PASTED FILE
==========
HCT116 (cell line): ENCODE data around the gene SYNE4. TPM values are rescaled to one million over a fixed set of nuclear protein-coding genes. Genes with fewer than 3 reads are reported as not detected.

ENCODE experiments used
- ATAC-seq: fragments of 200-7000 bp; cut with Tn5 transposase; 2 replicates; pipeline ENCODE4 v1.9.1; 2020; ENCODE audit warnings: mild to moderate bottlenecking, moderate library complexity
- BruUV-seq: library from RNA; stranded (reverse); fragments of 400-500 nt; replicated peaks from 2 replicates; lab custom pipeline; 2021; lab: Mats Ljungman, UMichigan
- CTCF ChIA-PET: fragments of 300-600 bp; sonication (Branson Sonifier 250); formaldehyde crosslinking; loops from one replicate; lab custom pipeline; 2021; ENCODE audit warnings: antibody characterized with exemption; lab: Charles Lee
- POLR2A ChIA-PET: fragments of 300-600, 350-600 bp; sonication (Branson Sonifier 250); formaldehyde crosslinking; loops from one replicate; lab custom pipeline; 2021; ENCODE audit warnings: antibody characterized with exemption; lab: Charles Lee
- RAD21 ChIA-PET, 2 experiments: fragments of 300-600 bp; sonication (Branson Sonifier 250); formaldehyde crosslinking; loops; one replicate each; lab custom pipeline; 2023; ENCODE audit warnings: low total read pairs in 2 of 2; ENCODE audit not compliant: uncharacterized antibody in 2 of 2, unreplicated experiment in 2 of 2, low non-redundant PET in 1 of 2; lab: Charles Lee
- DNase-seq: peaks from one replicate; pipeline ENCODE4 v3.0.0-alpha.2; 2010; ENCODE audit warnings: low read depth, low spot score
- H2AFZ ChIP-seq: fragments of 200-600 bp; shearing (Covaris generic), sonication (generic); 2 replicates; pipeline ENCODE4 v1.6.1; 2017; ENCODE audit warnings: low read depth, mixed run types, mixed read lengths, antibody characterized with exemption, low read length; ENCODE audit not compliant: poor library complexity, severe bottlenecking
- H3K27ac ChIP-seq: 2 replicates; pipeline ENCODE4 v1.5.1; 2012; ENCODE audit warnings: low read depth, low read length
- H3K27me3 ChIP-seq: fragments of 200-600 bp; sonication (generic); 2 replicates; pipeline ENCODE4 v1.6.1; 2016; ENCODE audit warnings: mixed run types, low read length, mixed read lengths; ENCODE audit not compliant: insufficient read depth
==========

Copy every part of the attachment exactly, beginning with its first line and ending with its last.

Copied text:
HCT116 (cell line): ENCODE data around the gene SYNE4. TPM values are rescaled to one million over a fixed set of nuclear protein-coding genes. Genes with fewer than 3 reads are reported as not detected.

ENCODE experiments used
- ATAC-seq: fragments of 200-7000 bp; cut with Tn5 transposase; 2 replicates; pipeline ENCODE4 v1.9.1; 2020; ENCODE audit warnings: mild to moderate bottlenecking, moderate library complexity
- BruUV-seq: library from RNA; stranded (reverse); fragments of 400-500 nt; replicated peaks from 2 replicates; lab custom pipeline; 2021; lab: Mats Ljungman, UMichigan
- CTCF ChIA-PET: fragments of 300-600 bp; sonication (Branson Sonifier 250); formaldehyde crosslinking; loops from one replicate; lab custom pipeline; 2021; ENCODE audit warnings: antibody characterized with exemption; lab: Charles Lee
- POLR2A ChIA-PET: fragments of 300-600, 350-600 bp; sonication (Branson Sonifier 250); formaldehyde crosslinking; loops from one replicate; lab custom pipeline; 2021; ENCODE audit warnings: antibody characterized with exemption; lab: Charles Lee
- RAD21 ChIA-PET, 2 experiments: fragments of 300-600 bp; sonication (Branson Sonifier 250); formaldehyde crosslinking; loops; one replicate each; lab custom pipeline; 2023; ENCODE audit warnings: low total read pairs in 2 of 2; ENCODE audit not compliant: uncharacterized antibody in 2 of 2, unreplicated experiment in 2 of 2, low non-redundant PET in 1 of 2; lab: Charles Lee
- DNase-seq: peaks from one replicate; pipeline ENCODE4 v3.0.0-alpha.2; 2010; ENCODE audit warnings: low read depth, low spot score
- H2AFZ ChIP-seq: fragments of 200-600 bp; shearing (Covaris generic), sonication (generic); 2 replicates; pipeline ENCODE4 v1.6.1; 2017; ENCODE audit warnings: low read depth, mixed run types, mixed read lengths, antibody characterized with exemption, low read length; ENCODE audit not compliant: poor library complexity, severe bottlenecking
- H3K27ac ChIP-seq: 2 replicates; pipeline ENCODE4 v1.5.1; 2012; ENCODE audit warnings: low read depth, low read length
- H3K27me3 ChIP-seq: fragments of 200-600 bp; sonication (generic); 2 replicates; pipeline ENCODE4 v1.6.1; 2016; ENCODE audit warnings: mixed run types, low read length, mixed read lengths; ENCODE audit not compliant: insufficient read depth